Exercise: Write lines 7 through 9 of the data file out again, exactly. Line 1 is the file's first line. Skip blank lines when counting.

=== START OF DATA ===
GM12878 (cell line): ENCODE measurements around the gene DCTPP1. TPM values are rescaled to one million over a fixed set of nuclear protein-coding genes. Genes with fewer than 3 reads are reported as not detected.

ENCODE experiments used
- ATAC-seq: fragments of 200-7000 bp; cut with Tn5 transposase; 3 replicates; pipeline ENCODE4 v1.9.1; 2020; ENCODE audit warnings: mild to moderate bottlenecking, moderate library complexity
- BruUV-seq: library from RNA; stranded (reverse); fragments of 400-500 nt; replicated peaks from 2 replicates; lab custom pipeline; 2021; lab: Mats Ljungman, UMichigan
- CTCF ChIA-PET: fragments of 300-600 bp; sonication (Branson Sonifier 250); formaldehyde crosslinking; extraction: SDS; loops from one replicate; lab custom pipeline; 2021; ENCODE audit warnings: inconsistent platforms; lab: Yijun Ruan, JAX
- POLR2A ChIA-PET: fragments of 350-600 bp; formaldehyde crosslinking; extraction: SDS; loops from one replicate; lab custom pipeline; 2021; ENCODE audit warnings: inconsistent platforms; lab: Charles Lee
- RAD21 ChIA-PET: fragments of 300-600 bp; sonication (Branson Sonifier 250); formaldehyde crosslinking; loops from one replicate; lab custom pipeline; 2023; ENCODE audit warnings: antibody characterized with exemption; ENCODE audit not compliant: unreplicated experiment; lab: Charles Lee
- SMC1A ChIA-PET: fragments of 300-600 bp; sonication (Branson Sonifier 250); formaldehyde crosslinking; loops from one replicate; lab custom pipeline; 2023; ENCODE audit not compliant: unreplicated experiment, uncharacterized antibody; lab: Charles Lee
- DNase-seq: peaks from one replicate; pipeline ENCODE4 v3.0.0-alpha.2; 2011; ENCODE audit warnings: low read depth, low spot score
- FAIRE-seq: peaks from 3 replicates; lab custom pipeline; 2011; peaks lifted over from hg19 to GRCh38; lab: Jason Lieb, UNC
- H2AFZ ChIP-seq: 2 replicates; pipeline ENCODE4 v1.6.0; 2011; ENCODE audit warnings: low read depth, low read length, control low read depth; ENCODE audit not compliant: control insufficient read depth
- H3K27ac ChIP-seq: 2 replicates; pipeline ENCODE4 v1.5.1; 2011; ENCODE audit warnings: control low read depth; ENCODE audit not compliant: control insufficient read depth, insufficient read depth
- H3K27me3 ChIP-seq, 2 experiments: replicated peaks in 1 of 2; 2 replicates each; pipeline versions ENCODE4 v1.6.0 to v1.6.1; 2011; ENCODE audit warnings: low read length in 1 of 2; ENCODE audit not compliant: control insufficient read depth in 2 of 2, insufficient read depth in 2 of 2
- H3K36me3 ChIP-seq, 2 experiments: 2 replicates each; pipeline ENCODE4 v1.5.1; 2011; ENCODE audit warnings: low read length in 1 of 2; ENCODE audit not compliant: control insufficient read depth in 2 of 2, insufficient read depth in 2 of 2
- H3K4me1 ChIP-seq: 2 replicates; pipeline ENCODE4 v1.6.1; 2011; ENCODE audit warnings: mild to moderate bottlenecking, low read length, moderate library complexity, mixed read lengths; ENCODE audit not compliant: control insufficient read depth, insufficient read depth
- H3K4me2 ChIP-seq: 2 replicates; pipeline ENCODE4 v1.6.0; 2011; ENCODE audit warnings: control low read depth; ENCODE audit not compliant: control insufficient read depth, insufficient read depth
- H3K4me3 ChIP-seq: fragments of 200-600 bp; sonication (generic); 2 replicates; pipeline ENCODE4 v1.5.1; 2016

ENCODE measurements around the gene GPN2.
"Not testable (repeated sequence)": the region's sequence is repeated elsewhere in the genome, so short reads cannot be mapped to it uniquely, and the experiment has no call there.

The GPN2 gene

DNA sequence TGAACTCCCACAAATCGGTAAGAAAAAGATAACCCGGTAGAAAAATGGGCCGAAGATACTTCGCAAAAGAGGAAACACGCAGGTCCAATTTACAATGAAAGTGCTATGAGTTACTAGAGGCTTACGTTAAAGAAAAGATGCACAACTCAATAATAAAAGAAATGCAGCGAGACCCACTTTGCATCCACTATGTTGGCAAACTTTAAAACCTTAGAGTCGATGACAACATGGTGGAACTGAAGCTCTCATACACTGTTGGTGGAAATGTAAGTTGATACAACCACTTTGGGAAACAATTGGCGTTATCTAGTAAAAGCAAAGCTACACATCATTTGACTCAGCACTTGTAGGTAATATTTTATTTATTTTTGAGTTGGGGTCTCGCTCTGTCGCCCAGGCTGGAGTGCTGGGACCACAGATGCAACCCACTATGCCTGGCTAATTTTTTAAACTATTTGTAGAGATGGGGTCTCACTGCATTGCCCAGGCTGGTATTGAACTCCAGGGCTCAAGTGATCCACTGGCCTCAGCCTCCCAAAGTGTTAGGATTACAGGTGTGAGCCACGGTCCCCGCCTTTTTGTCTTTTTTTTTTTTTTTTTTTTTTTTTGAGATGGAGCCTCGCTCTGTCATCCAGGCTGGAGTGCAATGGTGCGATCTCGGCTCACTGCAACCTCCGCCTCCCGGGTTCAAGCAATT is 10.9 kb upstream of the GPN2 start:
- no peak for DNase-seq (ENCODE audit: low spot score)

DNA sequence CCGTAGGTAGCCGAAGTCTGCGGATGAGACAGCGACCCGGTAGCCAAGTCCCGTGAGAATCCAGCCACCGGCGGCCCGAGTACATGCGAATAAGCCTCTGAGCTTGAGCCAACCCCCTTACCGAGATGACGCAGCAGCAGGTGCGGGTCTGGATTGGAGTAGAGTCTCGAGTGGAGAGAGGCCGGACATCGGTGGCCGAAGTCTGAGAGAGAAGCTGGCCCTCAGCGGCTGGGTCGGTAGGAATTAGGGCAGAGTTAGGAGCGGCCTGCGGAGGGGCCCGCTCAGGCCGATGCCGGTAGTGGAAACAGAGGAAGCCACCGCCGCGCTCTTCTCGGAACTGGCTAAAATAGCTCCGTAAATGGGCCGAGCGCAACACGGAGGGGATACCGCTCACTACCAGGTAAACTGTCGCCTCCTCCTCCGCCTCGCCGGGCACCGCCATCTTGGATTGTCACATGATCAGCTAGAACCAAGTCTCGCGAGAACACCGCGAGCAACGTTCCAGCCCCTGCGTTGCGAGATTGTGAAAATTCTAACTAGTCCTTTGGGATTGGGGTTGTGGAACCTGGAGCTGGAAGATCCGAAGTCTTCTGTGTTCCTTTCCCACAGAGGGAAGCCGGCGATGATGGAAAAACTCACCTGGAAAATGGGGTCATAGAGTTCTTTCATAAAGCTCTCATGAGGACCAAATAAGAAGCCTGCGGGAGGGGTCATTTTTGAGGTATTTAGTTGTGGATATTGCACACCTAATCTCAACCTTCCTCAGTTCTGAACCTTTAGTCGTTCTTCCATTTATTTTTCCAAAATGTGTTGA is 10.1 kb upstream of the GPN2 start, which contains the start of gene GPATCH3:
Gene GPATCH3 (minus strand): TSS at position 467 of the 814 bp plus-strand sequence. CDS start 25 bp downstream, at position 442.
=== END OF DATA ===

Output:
- RAD21 ChIA-PET: fragments of 300-600 bp; sonication (Branson Sonifier 250); formaldehyde crosslinking; loops from one replicate; lab custom pipeline; 2023; ENCODE audit warnings: antibody characterized with exemption; ENCODE audit not compliant: unreplicated experiment; lab: Charles Lee
- SMC1A ChIA-PET: fragments of 300-600 bp; sonication (Branson Sonifier 250); formaldehyde crosslinking; loops from one replicate; lab custom pipeline; 2023; ENCODE audit not compliant: unreplicated experiment, uncharacterized antibody; lab: Charles Lee
- DNase-seq: peaks from one replicate; pipeline ENCODE4 v3.0.0-alpha.2; 2011; ENCODE audit warnings: low read depth, low spot score